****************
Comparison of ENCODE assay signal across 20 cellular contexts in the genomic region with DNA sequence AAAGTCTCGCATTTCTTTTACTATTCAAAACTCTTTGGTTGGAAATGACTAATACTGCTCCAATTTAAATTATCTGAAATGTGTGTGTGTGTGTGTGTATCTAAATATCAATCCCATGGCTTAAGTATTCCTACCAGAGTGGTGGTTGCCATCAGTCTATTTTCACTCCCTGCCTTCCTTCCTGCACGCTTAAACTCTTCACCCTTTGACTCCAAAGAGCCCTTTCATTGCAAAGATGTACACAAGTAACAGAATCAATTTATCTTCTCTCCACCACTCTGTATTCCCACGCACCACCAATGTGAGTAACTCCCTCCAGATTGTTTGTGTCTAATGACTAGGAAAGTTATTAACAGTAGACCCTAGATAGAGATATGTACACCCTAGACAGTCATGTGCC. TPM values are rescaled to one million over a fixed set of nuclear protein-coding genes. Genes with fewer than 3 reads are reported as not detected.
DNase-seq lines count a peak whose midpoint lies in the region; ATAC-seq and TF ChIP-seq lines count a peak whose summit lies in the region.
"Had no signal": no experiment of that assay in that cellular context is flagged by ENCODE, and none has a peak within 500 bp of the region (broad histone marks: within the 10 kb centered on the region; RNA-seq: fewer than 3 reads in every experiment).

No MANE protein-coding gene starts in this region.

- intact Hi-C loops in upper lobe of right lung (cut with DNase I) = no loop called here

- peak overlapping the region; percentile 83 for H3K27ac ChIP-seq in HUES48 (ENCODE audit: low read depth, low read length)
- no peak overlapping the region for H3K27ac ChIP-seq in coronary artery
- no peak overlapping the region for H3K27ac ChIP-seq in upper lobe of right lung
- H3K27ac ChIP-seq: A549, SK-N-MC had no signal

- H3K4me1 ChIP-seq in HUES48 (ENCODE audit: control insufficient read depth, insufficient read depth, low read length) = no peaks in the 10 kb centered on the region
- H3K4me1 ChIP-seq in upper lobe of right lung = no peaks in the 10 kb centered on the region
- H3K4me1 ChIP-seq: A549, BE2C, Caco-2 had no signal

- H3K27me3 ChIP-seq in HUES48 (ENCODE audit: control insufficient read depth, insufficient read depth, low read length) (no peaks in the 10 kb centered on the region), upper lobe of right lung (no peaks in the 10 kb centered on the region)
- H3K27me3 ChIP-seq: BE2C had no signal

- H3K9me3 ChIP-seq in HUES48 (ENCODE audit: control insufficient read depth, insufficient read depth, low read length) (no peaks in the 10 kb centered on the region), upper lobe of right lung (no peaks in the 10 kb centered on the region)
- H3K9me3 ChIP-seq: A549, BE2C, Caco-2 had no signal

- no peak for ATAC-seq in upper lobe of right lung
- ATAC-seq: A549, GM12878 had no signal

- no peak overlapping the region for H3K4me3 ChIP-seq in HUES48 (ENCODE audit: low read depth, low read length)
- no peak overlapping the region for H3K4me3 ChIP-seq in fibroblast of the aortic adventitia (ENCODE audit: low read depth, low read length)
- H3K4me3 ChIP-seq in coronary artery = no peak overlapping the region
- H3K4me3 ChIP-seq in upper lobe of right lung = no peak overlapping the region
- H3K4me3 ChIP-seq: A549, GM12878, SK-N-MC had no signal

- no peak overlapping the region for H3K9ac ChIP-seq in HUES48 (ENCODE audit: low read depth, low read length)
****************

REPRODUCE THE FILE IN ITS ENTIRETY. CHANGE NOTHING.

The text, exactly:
Comparison of ENCODE assay signal across 20 cellular contexts in the genomic region with DNA sequence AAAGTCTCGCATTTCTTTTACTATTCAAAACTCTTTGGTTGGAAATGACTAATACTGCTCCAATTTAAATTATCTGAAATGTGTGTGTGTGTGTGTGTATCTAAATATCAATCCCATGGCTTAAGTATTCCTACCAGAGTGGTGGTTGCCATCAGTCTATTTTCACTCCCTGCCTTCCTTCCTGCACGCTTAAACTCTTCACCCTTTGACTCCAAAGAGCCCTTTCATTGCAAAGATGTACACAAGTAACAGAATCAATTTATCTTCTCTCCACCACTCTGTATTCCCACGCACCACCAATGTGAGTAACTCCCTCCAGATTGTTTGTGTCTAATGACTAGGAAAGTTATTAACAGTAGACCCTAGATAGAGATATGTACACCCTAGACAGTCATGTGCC. TPM values are rescaled to one million over a fixed set of nuclear protein-coding genes. Genes with fewer than 3 reads are reported as not detected.
DNase-seq lines count a peak whose midpoint lies in the region; ATAC-seq and TF ChIP-seq lines count a peak whose summit lies in the region.
"Had no signal": no experiment of that assay in that cellular context is flagged by ENCODE, and none has a peak within 500 bp of the region (broad histone marks: within the 10 kb centered on the region; RNA-seq: fewer than 3 reads in every experiment).

No MANE protein-coding gene starts in this region.

- intact Hi-C loops in upper lobe of right lung (cut with DNase I) = no loop called here

- peak overlapping the region; percentile 83 for H3K27ac ChIP-seq in HUES48 (ENCODE audit: low read depth, low read length)
- no peak overlapping the region for H3K27ac ChIP-seq in coronary artery
- no peak overlapping the region for H3K27ac ChIP-seq in upper lobe of right lung
- H3K27ac ChIP-seq: A549, SK-N-MC had no signal

- H3K4me1 ChIP-seq in HUES48 (ENCODE audit: control insufficient read depth, insufficient read depth, low read length) = no peaks in the 10 kb centered on the region
- H3K4me1 ChIP-seq in upper lobe of right lung = no peaks in the 10 kb centered on the region
- H3K4me1 ChIP-seq: A549, BE2C, Caco-2 had no signal

- H3K27me3 ChIP-seq in HUES48 (ENCODE audit: control insufficient read depth, insufficient read depth, low read length) (no peaks in the 10 kb centered on the region), upper lobe of right lung (no peaks in the 10 kb centered on the region)
- H3K27me3 ChIP-seq: BE2C had no signal

- H3K9me3 ChIP-seq in HUES48 (ENCODE audit: control insufficient read depth, insufficient read depth, low read length) (no peaks in the 10 kb centered on the region), upper lobe of right lung (no peaks in the 10 kb centered on the region)
- H3K9me3 ChIP-seq: A549, BE2C, Caco-2 had no signal

- no peak for ATAC-seq in upper lobe of right lung
- ATAC-seq: A549, GM12878 had no signal

- no peak overlapping the region for H3K4me3 ChIP-seq in HUES48 (ENCODE audit: low read depth, low read length)
- no peak overlapping the region for H3K4me3 ChIP-seq in fibroblast of the aortic adventitia (ENCODE audit: low read depth, low read length)
- H3K4me3 ChIP-seq in coronary artery = no peak overlapping the region
- H3K4me3 ChIP-seq in upper lobe of right lung = no peak overlapping the region
- H3K4me3 ChIP-seq: A549, GM12878, SK-N-MC had no signal

- no peak overlapping the region for H3K9ac ChIP-seq in HUES48 (ENCODE audit: low read depth, low read length)